State Taxes, Wealth, and Public Debt after the American Revolution, 1783–1815

Sunday, January 4, 2015
2nd Floor Promenade (New York Hilton)
Frank Garmon Jr., University of Virginia
In a recent series of articles and working papers, Peter Lindert and Jeffrey Williamson have investigated early American wealth levels and distribution.[1] This paper uses a comprehensive survey of property tax records to test Peter Lindert and Jeffrey Williamson’s wealth estimates for the Early American Republic. The study measures changes in wealth levels and wealth distribution for more than 30,000 taxpayers at ten year intervals between 1785 and 1815, and presents preliminary results from my dissertation, “State Taxes, Wealth, and Public Debt after the American Revolution, 1783-1815.” The paper confirms Lindert and Williamson’s conclusion that national real wealth fell between 1785 and 1795, but argues that wealth levels rose significantly between 1795 and 1815. Wealth distribution grew more unequal with each successive decade, but wealth levels and wealth distribution exhibited significant regional variation. The paper argues that differences in social structure and agricultural production account for much of the variation. These results contribute to our understanding of the structure of the Early American economy, and reveal the benefits of economic growth.

As Cathy Matson has observed, “in the face of mounting evidence that standards of living rose during the colonial era, we still do not know much about who enjoyed the benefits of economic maturation or how the rates of growth compared from place to place.”[2] Tax records provide an ideal source for measuring changes in the early-American economy, as property taxes provide annual assessments on taxable wealth. Wealth levels and distribution reveal the consequences of economic growth, the benefits of productivity, and are a reflection of income. Compared to many other periods of American history, our understanding of wealth levels and inequality in the Early Republic is incomplete. Two of the important studies of wealth distribution include Alice Hanson Jones’s work on probate inventories for 1774 and Lee Soltow’s investigation of the 1798 Direct Tax. Recently, Lindert and Williamson have attempted to reconcile these two interpretations by arguing that American wealth levels fell between 1774 and 1798, and suggesting, in an earlier version of the paper, that inter-regional inequality “demands further scrutiny.”[3] While Lindert and Williamson compare existing data on wealth inequality, this paper presents a new, larger, and more-representative dataset that facilitates comparisons of wealth levels and inequality across time and region in the Early Republic.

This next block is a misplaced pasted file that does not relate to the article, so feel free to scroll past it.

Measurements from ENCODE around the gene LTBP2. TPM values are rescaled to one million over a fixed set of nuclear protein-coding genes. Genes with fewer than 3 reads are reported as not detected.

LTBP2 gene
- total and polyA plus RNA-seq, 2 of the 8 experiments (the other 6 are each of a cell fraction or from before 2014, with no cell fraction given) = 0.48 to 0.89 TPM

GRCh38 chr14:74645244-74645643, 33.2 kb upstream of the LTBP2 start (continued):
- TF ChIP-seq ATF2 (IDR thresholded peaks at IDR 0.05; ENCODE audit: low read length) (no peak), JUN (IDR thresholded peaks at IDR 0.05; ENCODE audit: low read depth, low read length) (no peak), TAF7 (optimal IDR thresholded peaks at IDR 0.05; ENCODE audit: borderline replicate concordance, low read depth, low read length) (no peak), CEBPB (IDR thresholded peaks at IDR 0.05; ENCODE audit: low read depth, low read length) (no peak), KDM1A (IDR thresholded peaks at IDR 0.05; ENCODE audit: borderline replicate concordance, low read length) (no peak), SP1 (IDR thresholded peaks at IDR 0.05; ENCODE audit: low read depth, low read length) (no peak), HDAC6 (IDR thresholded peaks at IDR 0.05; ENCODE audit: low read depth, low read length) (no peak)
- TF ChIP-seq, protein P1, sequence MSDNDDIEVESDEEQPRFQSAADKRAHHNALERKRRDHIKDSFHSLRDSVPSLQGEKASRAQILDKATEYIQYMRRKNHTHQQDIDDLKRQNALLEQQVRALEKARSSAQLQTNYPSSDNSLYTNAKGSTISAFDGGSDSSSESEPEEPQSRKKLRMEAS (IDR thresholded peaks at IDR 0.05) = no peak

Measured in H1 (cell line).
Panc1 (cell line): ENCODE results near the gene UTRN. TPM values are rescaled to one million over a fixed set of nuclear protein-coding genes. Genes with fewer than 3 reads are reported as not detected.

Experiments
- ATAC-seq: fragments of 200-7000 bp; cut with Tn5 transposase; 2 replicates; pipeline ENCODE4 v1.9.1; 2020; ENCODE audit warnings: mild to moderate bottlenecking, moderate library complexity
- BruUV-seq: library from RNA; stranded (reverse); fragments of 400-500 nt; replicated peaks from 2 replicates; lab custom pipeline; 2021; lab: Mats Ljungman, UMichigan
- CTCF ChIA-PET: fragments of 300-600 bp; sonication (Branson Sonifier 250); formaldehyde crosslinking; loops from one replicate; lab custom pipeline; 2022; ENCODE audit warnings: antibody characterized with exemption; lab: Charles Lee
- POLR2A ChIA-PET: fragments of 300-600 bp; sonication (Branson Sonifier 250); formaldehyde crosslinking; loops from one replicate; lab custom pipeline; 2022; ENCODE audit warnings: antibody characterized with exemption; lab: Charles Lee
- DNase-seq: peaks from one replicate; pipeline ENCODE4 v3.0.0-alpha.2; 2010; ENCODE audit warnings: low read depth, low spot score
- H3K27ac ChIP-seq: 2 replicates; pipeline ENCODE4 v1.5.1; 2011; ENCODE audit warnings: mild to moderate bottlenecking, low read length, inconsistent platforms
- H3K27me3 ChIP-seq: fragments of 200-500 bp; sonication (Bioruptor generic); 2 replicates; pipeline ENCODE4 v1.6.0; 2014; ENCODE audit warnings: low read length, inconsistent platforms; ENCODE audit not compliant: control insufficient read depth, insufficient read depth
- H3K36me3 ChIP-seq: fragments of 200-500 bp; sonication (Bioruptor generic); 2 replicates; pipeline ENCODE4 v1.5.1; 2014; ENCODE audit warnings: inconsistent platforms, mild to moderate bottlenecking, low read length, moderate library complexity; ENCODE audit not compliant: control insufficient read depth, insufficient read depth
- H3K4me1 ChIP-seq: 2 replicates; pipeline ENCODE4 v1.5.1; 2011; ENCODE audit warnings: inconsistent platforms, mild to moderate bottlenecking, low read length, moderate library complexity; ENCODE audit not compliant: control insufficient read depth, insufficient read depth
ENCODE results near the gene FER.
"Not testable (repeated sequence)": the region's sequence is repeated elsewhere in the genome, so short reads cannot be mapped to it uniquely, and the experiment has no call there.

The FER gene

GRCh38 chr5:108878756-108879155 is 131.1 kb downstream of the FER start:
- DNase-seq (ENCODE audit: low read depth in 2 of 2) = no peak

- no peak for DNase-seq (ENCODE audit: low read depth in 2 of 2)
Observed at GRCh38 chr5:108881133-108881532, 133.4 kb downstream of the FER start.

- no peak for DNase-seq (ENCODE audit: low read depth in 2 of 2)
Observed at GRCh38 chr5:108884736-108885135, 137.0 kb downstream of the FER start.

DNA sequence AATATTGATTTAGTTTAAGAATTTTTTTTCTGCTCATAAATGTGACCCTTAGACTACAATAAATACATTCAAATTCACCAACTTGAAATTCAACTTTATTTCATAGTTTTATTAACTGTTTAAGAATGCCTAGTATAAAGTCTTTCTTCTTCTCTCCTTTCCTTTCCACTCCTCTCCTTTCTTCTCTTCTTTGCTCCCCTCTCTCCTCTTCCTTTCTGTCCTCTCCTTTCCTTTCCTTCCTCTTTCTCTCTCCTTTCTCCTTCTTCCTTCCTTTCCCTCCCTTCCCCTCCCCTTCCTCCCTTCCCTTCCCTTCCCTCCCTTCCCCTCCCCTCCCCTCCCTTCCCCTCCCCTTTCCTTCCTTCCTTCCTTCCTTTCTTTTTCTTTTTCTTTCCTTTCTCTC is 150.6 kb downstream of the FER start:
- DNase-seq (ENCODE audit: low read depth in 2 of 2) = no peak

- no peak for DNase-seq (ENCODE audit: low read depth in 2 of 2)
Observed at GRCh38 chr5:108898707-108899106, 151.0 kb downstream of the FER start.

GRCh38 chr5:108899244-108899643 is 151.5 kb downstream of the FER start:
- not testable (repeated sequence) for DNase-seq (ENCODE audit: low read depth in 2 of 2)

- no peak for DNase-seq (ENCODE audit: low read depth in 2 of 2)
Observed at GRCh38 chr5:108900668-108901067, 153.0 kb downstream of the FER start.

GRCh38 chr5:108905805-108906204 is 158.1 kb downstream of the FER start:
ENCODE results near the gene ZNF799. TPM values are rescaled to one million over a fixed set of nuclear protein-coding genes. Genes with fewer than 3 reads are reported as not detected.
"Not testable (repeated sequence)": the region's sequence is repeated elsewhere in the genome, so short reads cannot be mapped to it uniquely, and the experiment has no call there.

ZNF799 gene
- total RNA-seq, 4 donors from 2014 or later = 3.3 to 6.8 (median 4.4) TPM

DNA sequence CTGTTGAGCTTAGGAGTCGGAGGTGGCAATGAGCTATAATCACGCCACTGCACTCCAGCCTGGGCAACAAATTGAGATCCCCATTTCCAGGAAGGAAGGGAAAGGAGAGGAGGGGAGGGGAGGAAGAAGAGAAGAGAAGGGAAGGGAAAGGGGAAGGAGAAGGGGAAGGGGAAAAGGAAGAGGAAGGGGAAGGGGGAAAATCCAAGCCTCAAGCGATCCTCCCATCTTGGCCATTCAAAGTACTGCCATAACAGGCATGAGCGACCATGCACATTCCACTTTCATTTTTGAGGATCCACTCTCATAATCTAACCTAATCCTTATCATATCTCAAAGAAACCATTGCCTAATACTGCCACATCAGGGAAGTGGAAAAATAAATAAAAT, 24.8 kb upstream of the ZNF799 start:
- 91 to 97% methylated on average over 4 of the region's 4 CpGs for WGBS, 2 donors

[1] Peter H. Lindert and Jeffrey G. Williamson, “American Colonial Incomes, 1650-1774” NBER Working Paper 19861 (January 2014); Lindert and Williamson, “American Incomes Before and After the Revolution” Journal of Economic History 73, no. 3 (September 2013), 725-765; Lindert and Williamson, “American Incomes Before and After the Revolution.” NBER Working Paper 17211 (July 2011)

[2] Cathy Matson, “A House of Many Mansions: Some Thoughts on the Field of Economic History” in Cathy Matson ed. The Economy of Early America: Historical Perspectives & New Directions (University Park, PA: Pennsylvania State University Press, 2006), 19.

[3] Lindert and Williamson, “American Incomes Before and After the Revolution,” NBER Working Paper 17211 (July 2011), 30.

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